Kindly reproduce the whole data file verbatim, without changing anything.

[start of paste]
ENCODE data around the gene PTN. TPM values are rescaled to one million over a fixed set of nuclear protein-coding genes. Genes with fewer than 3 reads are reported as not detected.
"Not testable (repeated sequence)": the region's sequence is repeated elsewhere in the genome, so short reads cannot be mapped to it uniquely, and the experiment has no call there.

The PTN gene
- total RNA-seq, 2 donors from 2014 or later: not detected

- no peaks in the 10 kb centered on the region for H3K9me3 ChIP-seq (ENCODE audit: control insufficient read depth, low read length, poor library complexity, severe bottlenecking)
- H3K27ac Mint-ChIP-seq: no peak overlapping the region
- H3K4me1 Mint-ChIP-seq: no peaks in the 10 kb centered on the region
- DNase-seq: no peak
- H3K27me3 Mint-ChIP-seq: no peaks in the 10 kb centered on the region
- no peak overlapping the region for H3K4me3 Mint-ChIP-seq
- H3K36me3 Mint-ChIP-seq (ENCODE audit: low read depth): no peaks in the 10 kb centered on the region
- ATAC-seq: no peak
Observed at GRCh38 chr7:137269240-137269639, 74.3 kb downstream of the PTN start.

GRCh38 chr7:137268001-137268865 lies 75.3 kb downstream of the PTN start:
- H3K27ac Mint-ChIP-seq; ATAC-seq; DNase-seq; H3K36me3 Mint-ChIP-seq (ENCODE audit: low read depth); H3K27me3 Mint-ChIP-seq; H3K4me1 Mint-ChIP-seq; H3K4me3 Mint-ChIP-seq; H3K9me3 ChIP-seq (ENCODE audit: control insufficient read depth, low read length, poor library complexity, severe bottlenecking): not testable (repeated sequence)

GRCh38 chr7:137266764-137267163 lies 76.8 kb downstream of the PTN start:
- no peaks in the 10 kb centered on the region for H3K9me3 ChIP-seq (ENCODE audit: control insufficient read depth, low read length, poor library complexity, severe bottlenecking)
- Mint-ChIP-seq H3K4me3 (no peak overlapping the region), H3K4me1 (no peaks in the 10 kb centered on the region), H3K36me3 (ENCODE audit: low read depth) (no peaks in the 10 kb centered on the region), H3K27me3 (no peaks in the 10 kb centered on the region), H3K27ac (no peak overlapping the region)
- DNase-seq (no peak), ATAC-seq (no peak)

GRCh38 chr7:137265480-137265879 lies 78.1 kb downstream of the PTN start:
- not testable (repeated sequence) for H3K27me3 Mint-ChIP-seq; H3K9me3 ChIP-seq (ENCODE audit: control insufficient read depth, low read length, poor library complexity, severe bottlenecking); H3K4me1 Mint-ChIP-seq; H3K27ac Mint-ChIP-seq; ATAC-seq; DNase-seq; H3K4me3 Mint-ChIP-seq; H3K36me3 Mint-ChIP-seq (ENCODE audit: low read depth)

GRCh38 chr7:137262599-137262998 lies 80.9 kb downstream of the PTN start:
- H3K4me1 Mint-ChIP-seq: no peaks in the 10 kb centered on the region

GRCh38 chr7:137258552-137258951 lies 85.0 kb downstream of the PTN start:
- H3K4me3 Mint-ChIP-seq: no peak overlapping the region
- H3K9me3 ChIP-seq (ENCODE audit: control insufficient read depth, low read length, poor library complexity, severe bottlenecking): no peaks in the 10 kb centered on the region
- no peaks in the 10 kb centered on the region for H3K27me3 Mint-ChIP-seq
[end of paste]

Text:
ENCODE data around the gene PTN. TPM values are rescaled to one million over a fixed set of nuclear protein-coding genes. Genes with fewer than 3 reads are reported as not detected.
"Not testable (repeated sequence)": the region's sequence is repeated elsewhere in the genome, so short reads cannot be mapped to it uniquely, and the experiment has no call there.

The PTN gene
- total RNA-seq, 2 donors from 2014 or later: not detected

- no peaks in the 10 kb centered on the region for H3K9me3 ChIP-seq (ENCODE audit: control insufficient read depth, low read length, poor library complexity, severe bottlenecking)
- H3K27ac Mint-ChIP-seq: no peak overlapping the region
- H3K4me1 Mint-ChIP-seq: no peaks in the 10 kb centered on the region
- DNase-seq: no peak
- H3K27me3 Mint-ChIP-seq: no peaks in the 10 kb centered on the region
- no peak overlapping the region for H3K4me3 Mint-ChIP-seq
- H3K36me3 Mint-ChIP-seq (ENCODE audit: low read depth): no peaks in the 10 kb centered on the region
- ATAC-seq: no peak
Observed at GRCh38 chr7:137269240-137269639, 74.3 kb downstream of the PTN start.

GRCh38 chr7:137268001-137268865 lies 75.3 kb downstream of the PTN start:
- H3K27ac Mint-ChIP-seq; ATAC-seq; DNase-seq; H3K36me3 Mint-ChIP-seq (ENCODE audit: low read depth); H3K27me3 Mint-ChIP-seq; H3K4me1 Mint-ChIP-seq; H3K4me3 Mint-ChIP-seq; H3K9me3 ChIP-seq (ENCODE audit: control insufficient read depth, low read length, poor library complexity, severe bottlenecking): not testable (repeated sequence)

GRCh38 chr7:137266764-137267163 lies 76.8 kb downstream of the PTN start:
- no peaks in the 10 kb centered on the region for H3K9me3 ChIP-seq (ENCODE audit: control insufficient read depth, low read length, poor library complexity, severe bottlenecking)
- Mint-ChIP-seq H3K4me3 (no peak overlapping the region), H3K4me1 (no peaks in the 10 kb centered on the region), H3K36me3 (ENCODE audit: low read depth) (no peaks in the 10 kb centered on the region), H3K27me3 (no peaks in the 10 kb centered on the region), H3K27ac (no peak overlapping the region)
- DNase-seq (no peak), ATAC-seq (no peak)

GRCh38 chr7:137265480-137265879 lies 78.1 kb downstream of the PTN start:
- not testable (repeated sequence) for H3K27me3 Mint-ChIP-seq; H3K9me3 ChIP-seq (ENCODE audit: control insufficient read depth, low read length, poor library complexity, severe bottlenecking); H3K4me1 Mint-ChIP-seq; H3K27ac Mint-ChIP-seq; ATAC-seq; DNase-seq; H3K4me3 Mint-ChIP-seq; H3K36me3 Mint-ChIP-seq (ENCODE audit: low read depth)

GRCh38 chr7:137262599-137262998 lies 80.9 kb downstream of the PTN start:
- H3K4me1 Mint-ChIP-seq: no peaks in the 10 kb centered on the region

GRCh38 chr7:137258552-137258951 lies 85.0 kb downstream of the PTN start:
- H3K4me3 Mint-ChIP-seq: no peak overlapping the region
- H3K9me3 ChIP-seq (ENCODE audit: control insufficient read depth, low read length, poor library complexity, severe bottlenecking): no peaks in the 10 kb centered on the region
- no peaks in the 10 kb centered on the region for H3K27me3 Mint-ChIP-seq